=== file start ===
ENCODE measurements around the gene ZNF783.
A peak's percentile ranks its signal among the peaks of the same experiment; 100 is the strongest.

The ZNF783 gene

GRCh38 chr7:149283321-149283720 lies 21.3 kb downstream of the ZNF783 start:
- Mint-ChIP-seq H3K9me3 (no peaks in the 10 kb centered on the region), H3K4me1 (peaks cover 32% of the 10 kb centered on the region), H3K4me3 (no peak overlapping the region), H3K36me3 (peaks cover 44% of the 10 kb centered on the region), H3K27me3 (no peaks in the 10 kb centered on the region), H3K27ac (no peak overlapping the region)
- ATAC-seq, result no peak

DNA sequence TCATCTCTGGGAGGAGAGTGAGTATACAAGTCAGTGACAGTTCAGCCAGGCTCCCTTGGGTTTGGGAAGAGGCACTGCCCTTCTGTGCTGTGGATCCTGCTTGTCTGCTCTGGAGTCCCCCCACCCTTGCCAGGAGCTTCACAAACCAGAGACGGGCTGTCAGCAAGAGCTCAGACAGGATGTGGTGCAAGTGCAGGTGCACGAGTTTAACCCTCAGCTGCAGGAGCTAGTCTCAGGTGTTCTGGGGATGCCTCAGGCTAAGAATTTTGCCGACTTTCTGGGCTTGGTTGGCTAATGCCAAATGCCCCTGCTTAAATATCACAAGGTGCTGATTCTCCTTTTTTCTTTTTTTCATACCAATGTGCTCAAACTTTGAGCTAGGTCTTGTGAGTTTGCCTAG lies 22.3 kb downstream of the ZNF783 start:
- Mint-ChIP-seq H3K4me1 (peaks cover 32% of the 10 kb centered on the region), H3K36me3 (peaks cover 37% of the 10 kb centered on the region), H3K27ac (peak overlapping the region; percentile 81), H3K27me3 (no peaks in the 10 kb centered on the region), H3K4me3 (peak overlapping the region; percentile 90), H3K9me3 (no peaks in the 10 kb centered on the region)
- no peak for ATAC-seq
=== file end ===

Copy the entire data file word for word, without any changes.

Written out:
ENCODE measurements around the gene ZNF783.
A peak's percentile ranks its signal among the peaks of the same experiment; 100 is the strongest.

The ZNF783 gene

GRCh38 chr7:149283321-149283720 lies 21.3 kb downstream of the ZNF783 start:
- Mint-ChIP-seq H3K9me3 (no peaks in the 10 kb centered on the region), H3K4me1 (peaks cover 32% of the 10 kb centered on the region), H3K4me3 (no peak overlapping the region), H3K36me3 (peaks cover 44% of the 10 kb centered on the region), H3K27me3 (no peaks in the 10 kb centered on the region), H3K27ac (no peak overlapping the region)
- ATAC-seq, result no peak

DNA sequence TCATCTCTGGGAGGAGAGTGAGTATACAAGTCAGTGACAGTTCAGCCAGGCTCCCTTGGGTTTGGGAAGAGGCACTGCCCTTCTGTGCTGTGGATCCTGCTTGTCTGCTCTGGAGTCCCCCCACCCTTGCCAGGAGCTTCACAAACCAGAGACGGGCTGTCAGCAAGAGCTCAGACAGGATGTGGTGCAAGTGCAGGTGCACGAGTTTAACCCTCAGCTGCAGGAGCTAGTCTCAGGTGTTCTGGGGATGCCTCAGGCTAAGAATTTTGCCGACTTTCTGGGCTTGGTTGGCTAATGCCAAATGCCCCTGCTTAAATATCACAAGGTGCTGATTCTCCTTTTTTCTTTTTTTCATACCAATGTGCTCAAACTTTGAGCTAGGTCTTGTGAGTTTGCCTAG lies 22.3 kb downstream of the ZNF783 start:
- Mint-ChIP-seq H3K4me1 (peaks cover 32% of the 10 kb centered on the region), H3K36me3 (peaks cover 37% of the 10 kb centered on the region), H3K27ac (peak overlapping the region; percentile 81), H3K27me3 (no peaks in the 10 kb centered on the region), H3K4me3 (peak overlapping the region; percentile 90), H3K9me3 (no peaks in the 10 kb centered on the region)
- no peak for ATAC-seq